A Peek at a New Resource for Domestic Violence Victims who are Limited English Proficient
Imagine for a moment that you are the victim of domestic violence and are enduring the ongoing physical and emotional violence of your abusive intimate partner. Now, imagine that during a particularly dangerous attack, you call 911 so that the police will come and help you and your children. The police arrive, but you are unable to communicate with them because you are a non-citizen and English is not your primary language. Your abuser, on the other hand, speaks English well and, instead of talking to you, the police only interview your abuser because they don’t call for an interpreter. As a result, you have no way of explaining what actually happened from your perspective. Later, a domestic violence advocate advises you to seek an order of protection in family court. You are not really sure what an order of protection is or how to get one. Your experience with the police has alarmed you and you are not sure how to even begin taking the steps you need to take to get help without language assistance.
This nightmarish scenario is the reality for many domestic violence victims in New York State who are Limited English Proficient (LEP), meaning English is not their primary language and they have a limited ability to speak, read, write, or understand English. An estimated 2.4 million residents of New York are LEP.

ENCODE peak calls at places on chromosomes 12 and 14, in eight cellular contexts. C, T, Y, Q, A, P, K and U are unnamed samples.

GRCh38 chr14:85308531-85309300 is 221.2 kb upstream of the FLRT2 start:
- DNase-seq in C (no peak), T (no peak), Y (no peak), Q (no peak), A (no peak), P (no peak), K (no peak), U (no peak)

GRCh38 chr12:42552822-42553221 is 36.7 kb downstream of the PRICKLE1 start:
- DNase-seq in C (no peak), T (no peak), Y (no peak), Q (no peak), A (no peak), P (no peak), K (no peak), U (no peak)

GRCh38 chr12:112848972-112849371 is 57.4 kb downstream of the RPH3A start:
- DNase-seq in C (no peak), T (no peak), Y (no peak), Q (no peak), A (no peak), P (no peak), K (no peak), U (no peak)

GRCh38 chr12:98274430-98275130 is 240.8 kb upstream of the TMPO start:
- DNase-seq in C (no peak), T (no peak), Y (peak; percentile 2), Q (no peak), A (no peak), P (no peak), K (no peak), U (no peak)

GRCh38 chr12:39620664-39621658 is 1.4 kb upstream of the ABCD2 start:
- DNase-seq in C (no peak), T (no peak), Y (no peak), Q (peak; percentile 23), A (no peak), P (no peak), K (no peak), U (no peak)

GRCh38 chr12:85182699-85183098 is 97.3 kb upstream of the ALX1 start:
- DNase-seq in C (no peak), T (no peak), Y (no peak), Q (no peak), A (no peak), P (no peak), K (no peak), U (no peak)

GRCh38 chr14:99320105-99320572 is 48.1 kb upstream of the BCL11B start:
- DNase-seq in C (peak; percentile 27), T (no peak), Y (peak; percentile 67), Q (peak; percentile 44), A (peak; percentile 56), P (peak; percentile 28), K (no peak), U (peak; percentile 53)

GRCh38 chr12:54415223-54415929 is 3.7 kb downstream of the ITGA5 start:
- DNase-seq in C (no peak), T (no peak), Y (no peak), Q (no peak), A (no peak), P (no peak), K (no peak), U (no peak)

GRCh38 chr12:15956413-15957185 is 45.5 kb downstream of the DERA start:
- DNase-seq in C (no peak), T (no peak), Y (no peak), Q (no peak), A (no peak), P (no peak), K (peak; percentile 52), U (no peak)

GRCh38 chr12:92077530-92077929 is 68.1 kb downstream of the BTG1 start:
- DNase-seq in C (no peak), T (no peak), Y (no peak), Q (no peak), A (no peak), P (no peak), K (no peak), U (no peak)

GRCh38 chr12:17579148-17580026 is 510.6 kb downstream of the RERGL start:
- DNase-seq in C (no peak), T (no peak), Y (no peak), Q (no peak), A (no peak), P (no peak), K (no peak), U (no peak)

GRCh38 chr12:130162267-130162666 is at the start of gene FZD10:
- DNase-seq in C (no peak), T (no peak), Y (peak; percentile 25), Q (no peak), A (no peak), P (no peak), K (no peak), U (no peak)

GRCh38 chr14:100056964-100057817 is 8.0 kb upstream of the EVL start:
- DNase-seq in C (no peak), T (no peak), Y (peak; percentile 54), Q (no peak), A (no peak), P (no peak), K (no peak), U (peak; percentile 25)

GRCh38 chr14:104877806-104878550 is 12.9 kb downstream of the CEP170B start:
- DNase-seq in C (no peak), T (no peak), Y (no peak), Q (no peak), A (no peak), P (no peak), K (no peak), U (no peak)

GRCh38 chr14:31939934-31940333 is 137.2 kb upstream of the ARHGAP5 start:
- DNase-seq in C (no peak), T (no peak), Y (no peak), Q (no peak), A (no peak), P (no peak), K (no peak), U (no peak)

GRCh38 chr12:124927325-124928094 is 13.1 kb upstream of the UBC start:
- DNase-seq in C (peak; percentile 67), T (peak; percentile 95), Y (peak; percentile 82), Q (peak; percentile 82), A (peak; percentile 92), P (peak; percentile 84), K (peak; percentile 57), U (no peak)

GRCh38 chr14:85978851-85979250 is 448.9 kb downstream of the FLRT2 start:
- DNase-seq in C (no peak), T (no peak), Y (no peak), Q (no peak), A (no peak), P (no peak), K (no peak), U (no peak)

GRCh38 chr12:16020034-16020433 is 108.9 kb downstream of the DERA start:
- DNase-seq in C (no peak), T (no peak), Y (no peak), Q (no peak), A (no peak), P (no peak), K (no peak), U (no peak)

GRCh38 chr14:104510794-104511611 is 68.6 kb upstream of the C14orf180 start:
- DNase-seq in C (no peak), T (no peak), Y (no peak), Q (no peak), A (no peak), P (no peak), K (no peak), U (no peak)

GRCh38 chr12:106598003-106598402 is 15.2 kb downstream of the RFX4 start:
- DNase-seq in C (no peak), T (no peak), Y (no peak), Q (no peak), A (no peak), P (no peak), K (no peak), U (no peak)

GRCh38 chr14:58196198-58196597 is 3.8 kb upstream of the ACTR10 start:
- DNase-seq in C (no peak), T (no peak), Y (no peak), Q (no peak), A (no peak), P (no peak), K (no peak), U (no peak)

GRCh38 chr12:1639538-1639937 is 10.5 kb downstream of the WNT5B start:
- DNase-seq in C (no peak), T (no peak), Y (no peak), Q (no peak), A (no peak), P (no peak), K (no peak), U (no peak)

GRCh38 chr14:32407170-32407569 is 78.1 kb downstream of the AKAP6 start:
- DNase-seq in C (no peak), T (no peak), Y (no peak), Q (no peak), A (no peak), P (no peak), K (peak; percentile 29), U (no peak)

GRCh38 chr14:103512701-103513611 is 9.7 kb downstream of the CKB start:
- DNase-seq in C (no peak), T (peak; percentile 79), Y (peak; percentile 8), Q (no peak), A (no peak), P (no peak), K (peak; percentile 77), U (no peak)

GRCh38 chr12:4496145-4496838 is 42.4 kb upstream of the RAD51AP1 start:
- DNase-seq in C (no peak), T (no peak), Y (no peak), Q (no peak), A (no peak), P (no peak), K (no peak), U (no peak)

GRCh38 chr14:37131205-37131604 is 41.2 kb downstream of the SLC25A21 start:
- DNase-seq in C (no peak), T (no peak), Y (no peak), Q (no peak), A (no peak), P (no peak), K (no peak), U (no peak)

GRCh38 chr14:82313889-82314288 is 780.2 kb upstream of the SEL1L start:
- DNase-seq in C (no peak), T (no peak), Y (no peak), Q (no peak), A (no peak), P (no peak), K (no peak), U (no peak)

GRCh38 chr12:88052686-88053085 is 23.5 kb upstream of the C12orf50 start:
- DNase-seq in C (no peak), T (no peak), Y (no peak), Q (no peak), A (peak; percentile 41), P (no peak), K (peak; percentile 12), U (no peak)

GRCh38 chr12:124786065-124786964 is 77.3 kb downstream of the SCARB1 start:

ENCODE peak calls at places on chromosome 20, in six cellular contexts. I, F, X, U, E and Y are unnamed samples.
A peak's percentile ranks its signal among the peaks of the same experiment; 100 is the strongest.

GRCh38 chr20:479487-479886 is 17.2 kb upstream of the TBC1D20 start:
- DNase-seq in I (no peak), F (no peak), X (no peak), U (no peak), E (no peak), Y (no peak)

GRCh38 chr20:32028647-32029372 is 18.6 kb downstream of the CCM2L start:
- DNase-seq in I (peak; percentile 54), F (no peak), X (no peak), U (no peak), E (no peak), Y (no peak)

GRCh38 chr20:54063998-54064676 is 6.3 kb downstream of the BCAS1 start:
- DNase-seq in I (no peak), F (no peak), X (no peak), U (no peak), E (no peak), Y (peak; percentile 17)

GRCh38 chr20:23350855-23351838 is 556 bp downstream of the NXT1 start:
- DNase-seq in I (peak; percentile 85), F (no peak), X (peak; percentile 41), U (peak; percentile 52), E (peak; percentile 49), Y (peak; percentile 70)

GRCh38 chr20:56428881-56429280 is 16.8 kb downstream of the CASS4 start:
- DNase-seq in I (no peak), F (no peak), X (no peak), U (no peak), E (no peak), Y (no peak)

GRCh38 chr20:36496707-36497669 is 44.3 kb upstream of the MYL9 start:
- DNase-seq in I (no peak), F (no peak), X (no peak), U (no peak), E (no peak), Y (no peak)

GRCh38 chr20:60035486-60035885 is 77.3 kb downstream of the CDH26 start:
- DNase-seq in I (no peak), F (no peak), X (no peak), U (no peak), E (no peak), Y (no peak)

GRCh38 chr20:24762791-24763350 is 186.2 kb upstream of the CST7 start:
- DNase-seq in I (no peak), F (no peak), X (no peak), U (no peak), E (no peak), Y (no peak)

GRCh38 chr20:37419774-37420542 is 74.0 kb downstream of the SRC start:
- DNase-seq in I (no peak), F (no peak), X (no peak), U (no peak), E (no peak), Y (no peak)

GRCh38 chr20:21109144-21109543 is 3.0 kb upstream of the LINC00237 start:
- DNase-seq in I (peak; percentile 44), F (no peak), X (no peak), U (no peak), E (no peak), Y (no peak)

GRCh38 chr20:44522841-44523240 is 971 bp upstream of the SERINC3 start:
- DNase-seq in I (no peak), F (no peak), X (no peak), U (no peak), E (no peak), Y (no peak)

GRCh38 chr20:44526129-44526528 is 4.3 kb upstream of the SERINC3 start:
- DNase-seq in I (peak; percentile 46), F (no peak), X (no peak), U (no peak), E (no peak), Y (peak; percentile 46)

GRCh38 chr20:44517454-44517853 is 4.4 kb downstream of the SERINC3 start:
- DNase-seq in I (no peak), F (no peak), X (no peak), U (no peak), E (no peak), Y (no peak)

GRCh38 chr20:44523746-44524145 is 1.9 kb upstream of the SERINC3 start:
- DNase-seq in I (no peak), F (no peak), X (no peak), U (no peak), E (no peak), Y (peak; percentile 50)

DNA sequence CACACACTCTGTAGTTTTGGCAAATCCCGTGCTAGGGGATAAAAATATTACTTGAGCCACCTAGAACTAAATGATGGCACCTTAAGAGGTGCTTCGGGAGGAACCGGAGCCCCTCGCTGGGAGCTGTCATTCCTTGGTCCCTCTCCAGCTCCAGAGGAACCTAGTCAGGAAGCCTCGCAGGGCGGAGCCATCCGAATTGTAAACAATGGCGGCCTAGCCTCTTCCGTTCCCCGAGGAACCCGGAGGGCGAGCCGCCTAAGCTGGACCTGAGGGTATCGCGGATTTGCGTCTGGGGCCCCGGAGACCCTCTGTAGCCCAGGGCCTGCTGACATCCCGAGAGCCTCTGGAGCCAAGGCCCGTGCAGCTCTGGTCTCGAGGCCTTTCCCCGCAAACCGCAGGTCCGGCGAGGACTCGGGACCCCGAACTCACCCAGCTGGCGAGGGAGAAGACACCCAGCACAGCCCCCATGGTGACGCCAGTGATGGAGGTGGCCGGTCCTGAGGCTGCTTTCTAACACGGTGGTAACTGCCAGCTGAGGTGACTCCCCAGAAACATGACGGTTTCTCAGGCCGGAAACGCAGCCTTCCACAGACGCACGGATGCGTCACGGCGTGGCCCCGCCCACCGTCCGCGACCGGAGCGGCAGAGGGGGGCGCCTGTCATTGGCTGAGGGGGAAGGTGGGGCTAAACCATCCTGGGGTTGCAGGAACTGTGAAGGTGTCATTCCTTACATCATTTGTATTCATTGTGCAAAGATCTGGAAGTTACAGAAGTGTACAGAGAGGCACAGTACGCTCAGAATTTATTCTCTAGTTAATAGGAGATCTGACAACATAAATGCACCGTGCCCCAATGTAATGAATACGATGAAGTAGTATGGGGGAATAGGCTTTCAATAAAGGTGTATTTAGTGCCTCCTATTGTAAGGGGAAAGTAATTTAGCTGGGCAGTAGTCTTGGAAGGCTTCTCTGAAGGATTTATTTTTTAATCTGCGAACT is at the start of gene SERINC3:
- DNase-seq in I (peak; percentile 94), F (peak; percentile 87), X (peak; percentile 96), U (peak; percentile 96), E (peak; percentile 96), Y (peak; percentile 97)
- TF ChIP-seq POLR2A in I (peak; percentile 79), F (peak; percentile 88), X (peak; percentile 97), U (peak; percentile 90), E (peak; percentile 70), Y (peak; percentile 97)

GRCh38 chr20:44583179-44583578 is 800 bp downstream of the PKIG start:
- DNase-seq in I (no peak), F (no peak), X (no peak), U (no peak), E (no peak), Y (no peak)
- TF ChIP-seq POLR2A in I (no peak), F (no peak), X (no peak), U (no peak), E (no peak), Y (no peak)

Unfortunately, many LEP victims of domestic violence are unaware that both state and federal law require the courts, the police, and other service providers to offer language assistance at no charge when LEP individuals seek help. In addition to language barriers, victims may be hesitant to access the civil or criminal justice system because they fear losing custody of their children or immigration consequences, such as deportation and removal from the United States. Lack of familiarity with the legal system, as well as economic, cultural and religious barriers may also conspire to erect additional barriers for victims in their attempts to stop the abuse they suffer.
We are pleased to report that Empire Justice Center has produced a pamphlet designed to address this problem by clearly outlining the language access rights of limited English proficient victims in Family Court and how to access other services. The pamphlet will be translated into the top 3 most common languages requested in New York’s courts. In an effort to reflect actual experiences with courts and police, as well as the real life fears and barriers to seeking help for this project, Empire Justice Center surveyed various domestic violence and legal services providers across the state and used the information to inform the text.
The new resource, “Seeking Protection from Domestic Violence in New York’s Family Court: Information for Immigrant Victims with Limited English Proficiency” is now available in English. It is easily downloadable and will shortly be available in Spanish, Russian, Simplified Chinese— in addition to English. For organizations that would like to order copies of this pamphlet in bulk, they will also be able to do so through our website. Stay tuned! In the next few days we will reveal the translated brochures!!!